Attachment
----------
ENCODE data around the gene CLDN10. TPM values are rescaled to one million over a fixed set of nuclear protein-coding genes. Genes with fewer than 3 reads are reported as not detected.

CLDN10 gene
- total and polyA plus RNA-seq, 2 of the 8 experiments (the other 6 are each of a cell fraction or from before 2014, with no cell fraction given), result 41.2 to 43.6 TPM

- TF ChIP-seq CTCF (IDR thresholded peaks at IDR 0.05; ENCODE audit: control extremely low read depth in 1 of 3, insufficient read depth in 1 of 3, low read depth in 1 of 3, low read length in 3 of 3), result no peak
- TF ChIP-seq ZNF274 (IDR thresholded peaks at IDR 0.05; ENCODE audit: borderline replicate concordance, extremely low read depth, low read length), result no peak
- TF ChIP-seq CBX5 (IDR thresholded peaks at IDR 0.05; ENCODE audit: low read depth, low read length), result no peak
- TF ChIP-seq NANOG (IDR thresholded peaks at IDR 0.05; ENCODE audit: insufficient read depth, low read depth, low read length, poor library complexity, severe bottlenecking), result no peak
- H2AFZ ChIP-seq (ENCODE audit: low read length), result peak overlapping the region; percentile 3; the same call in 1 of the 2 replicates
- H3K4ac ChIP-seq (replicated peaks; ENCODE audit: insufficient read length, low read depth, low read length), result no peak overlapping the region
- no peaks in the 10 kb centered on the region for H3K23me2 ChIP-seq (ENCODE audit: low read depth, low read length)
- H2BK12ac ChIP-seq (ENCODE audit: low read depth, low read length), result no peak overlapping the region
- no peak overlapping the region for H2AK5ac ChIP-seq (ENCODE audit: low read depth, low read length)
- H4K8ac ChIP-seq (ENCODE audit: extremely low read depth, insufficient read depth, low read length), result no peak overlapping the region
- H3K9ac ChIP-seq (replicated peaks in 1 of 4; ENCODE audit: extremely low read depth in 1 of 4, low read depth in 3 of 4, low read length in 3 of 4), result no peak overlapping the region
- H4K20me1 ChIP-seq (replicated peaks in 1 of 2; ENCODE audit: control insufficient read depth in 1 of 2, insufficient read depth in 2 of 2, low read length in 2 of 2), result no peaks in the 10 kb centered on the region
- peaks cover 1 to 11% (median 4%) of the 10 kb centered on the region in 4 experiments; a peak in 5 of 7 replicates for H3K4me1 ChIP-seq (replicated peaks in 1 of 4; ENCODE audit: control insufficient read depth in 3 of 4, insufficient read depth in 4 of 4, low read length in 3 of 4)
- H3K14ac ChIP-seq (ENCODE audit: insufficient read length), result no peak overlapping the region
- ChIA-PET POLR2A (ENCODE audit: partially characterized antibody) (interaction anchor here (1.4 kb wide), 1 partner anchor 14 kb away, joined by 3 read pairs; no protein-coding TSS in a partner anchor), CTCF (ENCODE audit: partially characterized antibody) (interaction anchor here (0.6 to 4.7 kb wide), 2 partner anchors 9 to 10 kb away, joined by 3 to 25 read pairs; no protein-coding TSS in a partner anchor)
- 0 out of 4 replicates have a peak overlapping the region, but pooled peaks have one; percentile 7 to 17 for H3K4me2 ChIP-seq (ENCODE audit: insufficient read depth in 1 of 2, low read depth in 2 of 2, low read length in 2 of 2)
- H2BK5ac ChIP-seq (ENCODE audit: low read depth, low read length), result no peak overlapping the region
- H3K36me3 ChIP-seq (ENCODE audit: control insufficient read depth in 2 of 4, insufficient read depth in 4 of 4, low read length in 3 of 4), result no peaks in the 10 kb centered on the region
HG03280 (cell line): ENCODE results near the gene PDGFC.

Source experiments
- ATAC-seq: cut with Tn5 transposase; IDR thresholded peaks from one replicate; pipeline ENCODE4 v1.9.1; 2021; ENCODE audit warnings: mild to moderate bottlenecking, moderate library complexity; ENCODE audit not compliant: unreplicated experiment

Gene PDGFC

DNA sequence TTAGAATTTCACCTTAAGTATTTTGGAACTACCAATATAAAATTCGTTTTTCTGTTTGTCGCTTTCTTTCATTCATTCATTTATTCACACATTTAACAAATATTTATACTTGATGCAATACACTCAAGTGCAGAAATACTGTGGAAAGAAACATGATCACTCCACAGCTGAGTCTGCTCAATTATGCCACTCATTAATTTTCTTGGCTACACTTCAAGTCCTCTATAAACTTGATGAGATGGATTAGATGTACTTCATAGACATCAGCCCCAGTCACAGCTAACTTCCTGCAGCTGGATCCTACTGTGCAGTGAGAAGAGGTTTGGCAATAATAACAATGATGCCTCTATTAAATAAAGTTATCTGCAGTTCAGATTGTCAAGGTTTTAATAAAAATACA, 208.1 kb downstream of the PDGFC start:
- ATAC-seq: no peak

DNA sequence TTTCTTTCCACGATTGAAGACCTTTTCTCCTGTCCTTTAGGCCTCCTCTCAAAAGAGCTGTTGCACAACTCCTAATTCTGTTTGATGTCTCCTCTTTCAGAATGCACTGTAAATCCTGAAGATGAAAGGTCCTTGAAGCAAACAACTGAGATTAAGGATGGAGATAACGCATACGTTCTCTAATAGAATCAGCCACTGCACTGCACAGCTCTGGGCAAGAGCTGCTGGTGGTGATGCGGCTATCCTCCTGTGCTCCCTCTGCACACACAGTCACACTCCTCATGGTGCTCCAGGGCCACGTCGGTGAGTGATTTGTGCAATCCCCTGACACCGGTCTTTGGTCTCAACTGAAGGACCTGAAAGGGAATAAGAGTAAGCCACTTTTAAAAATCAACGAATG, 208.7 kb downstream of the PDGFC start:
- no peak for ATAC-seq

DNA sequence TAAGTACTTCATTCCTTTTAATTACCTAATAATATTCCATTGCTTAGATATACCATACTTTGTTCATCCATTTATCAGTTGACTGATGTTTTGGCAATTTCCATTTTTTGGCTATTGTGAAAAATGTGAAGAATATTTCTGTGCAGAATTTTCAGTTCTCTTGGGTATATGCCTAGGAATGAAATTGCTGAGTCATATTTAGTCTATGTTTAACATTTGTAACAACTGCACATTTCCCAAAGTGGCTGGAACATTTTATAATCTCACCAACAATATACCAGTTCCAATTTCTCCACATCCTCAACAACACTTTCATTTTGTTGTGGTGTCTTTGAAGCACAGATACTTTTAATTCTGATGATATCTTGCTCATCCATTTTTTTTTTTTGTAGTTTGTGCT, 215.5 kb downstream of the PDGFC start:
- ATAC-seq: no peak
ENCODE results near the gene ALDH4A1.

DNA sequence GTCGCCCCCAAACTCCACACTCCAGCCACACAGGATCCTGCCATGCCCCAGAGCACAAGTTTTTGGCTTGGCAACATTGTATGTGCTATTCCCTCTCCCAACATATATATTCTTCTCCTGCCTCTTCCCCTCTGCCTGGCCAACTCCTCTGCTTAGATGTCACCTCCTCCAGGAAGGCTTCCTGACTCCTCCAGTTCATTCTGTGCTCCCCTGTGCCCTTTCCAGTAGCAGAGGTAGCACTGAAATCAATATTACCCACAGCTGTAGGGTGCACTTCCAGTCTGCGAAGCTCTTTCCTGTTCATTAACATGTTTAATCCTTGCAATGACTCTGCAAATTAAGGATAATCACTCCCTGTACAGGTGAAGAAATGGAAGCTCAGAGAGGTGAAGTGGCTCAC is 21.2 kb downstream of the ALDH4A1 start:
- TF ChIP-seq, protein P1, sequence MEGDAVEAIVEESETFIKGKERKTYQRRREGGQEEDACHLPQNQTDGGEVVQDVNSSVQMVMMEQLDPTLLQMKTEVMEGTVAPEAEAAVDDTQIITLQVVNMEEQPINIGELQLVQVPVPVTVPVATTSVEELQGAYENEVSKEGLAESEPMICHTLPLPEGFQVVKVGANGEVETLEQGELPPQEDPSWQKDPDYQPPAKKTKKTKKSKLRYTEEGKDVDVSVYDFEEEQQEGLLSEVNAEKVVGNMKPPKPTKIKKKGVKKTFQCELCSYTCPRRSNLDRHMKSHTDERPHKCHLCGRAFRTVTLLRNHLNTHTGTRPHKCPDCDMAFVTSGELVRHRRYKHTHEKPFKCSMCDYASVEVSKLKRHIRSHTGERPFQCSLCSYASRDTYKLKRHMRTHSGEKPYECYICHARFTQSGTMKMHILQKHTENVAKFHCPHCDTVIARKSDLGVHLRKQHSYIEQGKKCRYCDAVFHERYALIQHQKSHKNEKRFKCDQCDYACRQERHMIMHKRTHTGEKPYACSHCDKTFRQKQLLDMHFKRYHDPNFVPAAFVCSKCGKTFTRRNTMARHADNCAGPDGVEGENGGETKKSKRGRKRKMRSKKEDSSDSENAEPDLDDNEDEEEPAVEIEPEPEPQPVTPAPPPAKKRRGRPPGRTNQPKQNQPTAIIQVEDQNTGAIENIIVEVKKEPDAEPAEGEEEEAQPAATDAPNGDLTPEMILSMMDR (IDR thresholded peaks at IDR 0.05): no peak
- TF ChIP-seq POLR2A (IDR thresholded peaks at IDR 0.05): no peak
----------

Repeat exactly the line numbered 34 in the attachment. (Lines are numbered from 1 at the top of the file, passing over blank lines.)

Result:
- TF ChIP-seq, protein P1, sequence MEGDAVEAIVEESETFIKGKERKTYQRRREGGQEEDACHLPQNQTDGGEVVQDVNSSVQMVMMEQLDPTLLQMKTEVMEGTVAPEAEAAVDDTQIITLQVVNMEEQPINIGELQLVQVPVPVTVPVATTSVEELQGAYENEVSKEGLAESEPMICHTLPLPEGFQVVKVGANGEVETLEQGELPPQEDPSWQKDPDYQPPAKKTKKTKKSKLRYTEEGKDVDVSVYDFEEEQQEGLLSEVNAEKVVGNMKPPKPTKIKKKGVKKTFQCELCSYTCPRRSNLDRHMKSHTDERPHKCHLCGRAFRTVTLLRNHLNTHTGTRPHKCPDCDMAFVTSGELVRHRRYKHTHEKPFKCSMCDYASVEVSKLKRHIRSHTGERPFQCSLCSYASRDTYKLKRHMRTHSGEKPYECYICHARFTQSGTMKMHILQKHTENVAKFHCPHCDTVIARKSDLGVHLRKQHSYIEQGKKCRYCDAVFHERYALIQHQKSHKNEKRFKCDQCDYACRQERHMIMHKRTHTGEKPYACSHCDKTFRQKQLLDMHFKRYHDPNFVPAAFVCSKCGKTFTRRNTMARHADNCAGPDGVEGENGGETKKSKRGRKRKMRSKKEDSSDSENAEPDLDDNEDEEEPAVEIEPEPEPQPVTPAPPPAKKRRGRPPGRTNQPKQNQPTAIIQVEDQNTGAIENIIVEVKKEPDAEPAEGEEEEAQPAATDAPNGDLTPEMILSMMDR (IDR thresholded peaks at IDR 0.05): no peak